After guiding Norwich City to back to back promotions, manager Paul Lambert is gearing up for next week’s Premier League kick off. Norwich open the season against Wigan Athletic so the former Scotland and Celtic midfielder will spend his 42nd birthday tomorrow watching the Latics in friendly action against Villarreal
THE timer is ticking down, the heat is on. Sitting in Paul Lambert’s office is like being inside one of Delia Smith’s more spacious ovens.
An electric fan is brought in, by an attentive employee who refers to Lambert simply as “gaffer”. On the back page of the Eastern Daily News, the local staple, a box informs readers that there are only “ten days to go”. Not until Christmas, although Delia, domestic goddess cum joint majority shareholder at Norwich City, probably has that well in hand as well. It is the Premier League season which has heaved into view. Preparing for this feast is a Martin O’Neill mini me, who, at his present rate of progress, threatens to out do even his own mentor. Lambert himself still only refers to O’Neill, who he played under for five years at Celtic, as “the Gaffer”. That’s one part of his life he won’t leave behind. wholesale jerseys Mostly, though, Lambert treats the past with a ruthlessness that marks him out as someone only interested in where he can go, not where he has been.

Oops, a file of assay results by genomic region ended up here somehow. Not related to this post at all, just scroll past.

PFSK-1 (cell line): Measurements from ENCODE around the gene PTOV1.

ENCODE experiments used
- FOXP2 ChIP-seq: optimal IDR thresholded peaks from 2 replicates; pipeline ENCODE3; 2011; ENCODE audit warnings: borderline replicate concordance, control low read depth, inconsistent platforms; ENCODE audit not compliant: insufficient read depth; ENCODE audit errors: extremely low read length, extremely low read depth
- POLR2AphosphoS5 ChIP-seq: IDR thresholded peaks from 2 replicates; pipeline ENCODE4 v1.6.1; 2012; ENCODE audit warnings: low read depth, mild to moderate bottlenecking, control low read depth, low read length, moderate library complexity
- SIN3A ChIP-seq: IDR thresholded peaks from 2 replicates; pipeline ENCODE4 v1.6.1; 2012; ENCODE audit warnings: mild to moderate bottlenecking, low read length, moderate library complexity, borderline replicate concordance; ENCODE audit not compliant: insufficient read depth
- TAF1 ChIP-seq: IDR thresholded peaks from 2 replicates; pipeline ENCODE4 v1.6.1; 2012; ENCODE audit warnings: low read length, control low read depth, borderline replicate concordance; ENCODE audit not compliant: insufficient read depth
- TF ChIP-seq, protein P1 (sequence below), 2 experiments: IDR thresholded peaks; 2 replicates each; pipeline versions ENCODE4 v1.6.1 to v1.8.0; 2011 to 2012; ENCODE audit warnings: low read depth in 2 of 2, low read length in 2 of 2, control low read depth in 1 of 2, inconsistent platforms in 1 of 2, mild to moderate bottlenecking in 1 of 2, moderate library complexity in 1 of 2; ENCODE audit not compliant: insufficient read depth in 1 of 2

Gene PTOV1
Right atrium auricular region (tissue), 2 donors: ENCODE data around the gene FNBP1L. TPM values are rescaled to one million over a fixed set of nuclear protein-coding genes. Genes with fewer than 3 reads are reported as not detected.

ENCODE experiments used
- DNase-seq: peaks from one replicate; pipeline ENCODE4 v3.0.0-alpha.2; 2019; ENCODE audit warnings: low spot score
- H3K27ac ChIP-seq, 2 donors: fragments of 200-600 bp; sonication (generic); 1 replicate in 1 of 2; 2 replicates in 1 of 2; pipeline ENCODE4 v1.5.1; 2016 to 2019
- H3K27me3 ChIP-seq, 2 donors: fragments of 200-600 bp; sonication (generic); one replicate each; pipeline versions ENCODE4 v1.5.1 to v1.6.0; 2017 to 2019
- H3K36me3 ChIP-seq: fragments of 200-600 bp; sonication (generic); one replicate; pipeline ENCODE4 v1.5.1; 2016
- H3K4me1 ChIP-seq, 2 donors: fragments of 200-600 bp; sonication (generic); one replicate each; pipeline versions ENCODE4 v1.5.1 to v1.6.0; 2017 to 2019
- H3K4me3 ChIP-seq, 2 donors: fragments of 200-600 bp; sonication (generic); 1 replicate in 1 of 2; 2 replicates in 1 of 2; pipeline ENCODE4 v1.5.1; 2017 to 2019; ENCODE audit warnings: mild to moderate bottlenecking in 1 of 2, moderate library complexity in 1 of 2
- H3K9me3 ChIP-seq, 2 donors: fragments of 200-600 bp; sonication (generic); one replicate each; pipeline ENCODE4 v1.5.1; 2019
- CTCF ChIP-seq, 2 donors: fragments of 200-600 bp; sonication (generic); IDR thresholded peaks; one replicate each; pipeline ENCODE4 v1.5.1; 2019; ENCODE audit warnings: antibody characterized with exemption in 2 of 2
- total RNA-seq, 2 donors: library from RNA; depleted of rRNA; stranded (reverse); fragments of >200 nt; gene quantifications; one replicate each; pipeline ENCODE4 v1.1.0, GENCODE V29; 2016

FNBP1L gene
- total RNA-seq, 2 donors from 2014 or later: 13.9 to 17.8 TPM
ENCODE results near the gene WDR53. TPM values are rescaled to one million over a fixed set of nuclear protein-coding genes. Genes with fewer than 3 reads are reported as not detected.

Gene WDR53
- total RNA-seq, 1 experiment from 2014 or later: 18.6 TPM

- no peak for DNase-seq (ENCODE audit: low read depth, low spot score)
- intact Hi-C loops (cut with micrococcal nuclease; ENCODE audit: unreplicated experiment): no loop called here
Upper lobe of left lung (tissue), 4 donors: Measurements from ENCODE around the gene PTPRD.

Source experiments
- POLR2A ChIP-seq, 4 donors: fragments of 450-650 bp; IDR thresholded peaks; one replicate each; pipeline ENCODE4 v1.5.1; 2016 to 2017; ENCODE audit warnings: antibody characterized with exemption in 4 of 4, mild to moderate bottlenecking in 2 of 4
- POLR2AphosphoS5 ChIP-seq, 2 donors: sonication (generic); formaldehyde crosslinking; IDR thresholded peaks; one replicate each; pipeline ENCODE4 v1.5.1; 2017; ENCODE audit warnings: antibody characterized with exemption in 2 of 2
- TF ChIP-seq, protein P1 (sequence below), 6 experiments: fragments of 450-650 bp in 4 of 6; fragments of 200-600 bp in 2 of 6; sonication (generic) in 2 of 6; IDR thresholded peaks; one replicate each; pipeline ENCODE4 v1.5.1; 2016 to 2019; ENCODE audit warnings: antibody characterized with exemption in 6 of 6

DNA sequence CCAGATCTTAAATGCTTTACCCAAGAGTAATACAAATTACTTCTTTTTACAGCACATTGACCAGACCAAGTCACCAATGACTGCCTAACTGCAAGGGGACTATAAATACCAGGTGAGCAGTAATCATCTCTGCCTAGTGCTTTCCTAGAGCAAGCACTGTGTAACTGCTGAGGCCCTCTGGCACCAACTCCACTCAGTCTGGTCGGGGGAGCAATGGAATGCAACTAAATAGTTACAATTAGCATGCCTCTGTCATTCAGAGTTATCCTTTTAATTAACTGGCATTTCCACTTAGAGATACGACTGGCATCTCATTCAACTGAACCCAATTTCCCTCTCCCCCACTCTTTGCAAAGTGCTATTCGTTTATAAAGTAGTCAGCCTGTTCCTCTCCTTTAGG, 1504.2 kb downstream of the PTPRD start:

Lambert turns 42 tomorrow. O’Neill was 43 when he took over at Norwich, and tasted England’s top division for the first time as manager. Of course, Lambert has not made the comparisons any harder to resist. We shall know him by his tracksuit, the bottoms of which are tucked inside socks, and also the spectacles, which, he points out, are not an affectation. “I wear glasses because I need them,” he says, reasonably. “I need them to see long distance. That happened in League One I suddenly realised I couldn’t see the scoreboard! I thought: ‘I need to get my eyes tested’. And the tracksuit is just something I feel more comfortable in.”
Yet it is a familiar look, one fashioned by O’Neill, the man held in such high esteem by Lambert. It’s not hard to understand why there is such admiration. Aside from making Lambert his captain, he also allowed the player to skip training for the majority of his last season at Parkhead in order to attend a coaching course run by the German FA. It was a remarkably generous gesture by both O’Neill and the club, who continued to pay Lambert’s wages while the player darted back and forth to Germany, where he had once played with such success for Borussia Dortmund.
“I showed the Gaffer all the dates and the times and everything,” recalls Lambert. “He looked at it and said: ‘God you are away almost the whole season, from Sunday to Thursday’.